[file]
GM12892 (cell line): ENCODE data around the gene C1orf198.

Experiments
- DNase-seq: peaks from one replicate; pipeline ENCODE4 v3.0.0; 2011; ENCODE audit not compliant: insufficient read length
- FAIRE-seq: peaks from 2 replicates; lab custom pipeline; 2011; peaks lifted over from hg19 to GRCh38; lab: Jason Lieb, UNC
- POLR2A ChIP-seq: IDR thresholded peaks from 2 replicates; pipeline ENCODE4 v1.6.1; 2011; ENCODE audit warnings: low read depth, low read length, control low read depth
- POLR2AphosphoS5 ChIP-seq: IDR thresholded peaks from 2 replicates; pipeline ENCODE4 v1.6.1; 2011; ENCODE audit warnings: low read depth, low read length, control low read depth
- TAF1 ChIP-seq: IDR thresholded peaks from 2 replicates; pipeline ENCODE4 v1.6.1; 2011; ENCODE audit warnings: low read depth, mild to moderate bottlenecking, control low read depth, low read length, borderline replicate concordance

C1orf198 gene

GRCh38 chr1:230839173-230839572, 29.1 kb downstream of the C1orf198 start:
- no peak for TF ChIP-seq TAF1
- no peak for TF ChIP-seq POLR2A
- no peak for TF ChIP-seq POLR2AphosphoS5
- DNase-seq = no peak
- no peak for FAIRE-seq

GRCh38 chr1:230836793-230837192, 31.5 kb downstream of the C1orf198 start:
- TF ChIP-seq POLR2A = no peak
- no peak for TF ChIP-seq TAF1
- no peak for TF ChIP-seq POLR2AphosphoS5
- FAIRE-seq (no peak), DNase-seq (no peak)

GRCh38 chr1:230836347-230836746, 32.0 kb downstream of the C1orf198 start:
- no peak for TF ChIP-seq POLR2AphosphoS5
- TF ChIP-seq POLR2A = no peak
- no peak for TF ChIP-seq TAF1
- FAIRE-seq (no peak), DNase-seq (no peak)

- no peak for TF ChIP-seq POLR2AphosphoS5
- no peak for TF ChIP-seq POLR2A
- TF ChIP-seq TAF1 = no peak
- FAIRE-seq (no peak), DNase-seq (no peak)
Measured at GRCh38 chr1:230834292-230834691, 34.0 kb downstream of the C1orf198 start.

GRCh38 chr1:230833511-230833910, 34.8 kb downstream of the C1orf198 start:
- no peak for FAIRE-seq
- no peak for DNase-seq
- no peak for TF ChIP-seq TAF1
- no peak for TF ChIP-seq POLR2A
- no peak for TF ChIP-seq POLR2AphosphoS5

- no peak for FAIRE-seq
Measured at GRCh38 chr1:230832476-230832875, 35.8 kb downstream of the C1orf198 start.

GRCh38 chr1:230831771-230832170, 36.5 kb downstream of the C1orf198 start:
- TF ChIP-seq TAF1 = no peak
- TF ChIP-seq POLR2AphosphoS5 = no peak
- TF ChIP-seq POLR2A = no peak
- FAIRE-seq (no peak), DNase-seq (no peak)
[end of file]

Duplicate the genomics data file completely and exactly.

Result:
GM12892 (cell line): ENCODE data around the gene C1orf198.

Experiments
- DNase-seq: peaks from one replicate; pipeline ENCODE4 v3.0.0; 2011; ENCODE audit not compliant: insufficient read length
- FAIRE-seq: peaks from 2 replicates; lab custom pipeline; 2011; peaks lifted over from hg19 to GRCh38; lab: Jason Lieb, UNC
- POLR2A ChIP-seq: IDR thresholded peaks from 2 replicates; pipeline ENCODE4 v1.6.1; 2011; ENCODE audit warnings: low read depth, low read length, control low read depth
- POLR2AphosphoS5 ChIP-seq: IDR thresholded peaks from 2 replicates; pipeline ENCODE4 v1.6.1; 2011; ENCODE audit warnings: low read depth, low read length, control low read depth
- TAF1 ChIP-seq: IDR thresholded peaks from 2 replicates; pipeline ENCODE4 v1.6.1; 2011; ENCODE audit warnings: low read depth, mild to moderate bottlenecking, control low read depth, low read length, borderline replicate concordance

C1orf198 gene

GRCh38 chr1:230839173-230839572, 29.1 kb downstream of the C1orf198 start:
- no peak for TF ChIP-seq TAF1
- no peak for TF ChIP-seq POLR2A
- no peak for TF ChIP-seq POLR2AphosphoS5
- DNase-seq = no peak
- no peak for FAIRE-seq

GRCh38 chr1:230836793-230837192, 31.5 kb downstream of the C1orf198 start:
- TF ChIP-seq POLR2A = no peak
- no peak for TF ChIP-seq TAF1
- no peak for TF ChIP-seq POLR2AphosphoS5
- FAIRE-seq (no peak), DNase-seq (no peak)

GRCh38 chr1:230836347-230836746, 32.0 kb downstream of the C1orf198 start:
- no peak for TF ChIP-seq POLR2AphosphoS5
- TF ChIP-seq POLR2A = no peak
- no peak for TF ChIP-seq TAF1
- FAIRE-seq (no peak), DNase-seq (no peak)

- no peak for TF ChIP-seq POLR2AphosphoS5
- no peak for TF ChIP-seq POLR2A
- TF ChIP-seq TAF1 = no peak
- FAIRE-seq (no peak), DNase-seq (no peak)
Measured at GRCh38 chr1:230834292-230834691, 34.0 kb downstream of the C1orf198 start.

GRCh38 chr1:230833511-230833910, 34.8 kb downstream of the C1orf198 start:
- no peak for FAIRE-seq
- no peak for DNase-seq
- no peak for TF ChIP-seq TAF1
- no peak for TF ChIP-seq POLR2A
- no peak for TF ChIP-seq POLR2AphosphoS5

- no peak for FAIRE-seq
Measured at GRCh38 chr1:230832476-230832875, 35.8 kb downstream of the C1orf198 start.

GRCh38 chr1:230831771-230832170, 36.5 kb downstream of the C1orf198 start:
- TF ChIP-seq TAF1 = no peak
- TF ChIP-seq POLR2AphosphoS5 = no peak
- TF ChIP-seq POLR2A = no peak
- FAIRE-seq (no peak), DNase-seq (no peak)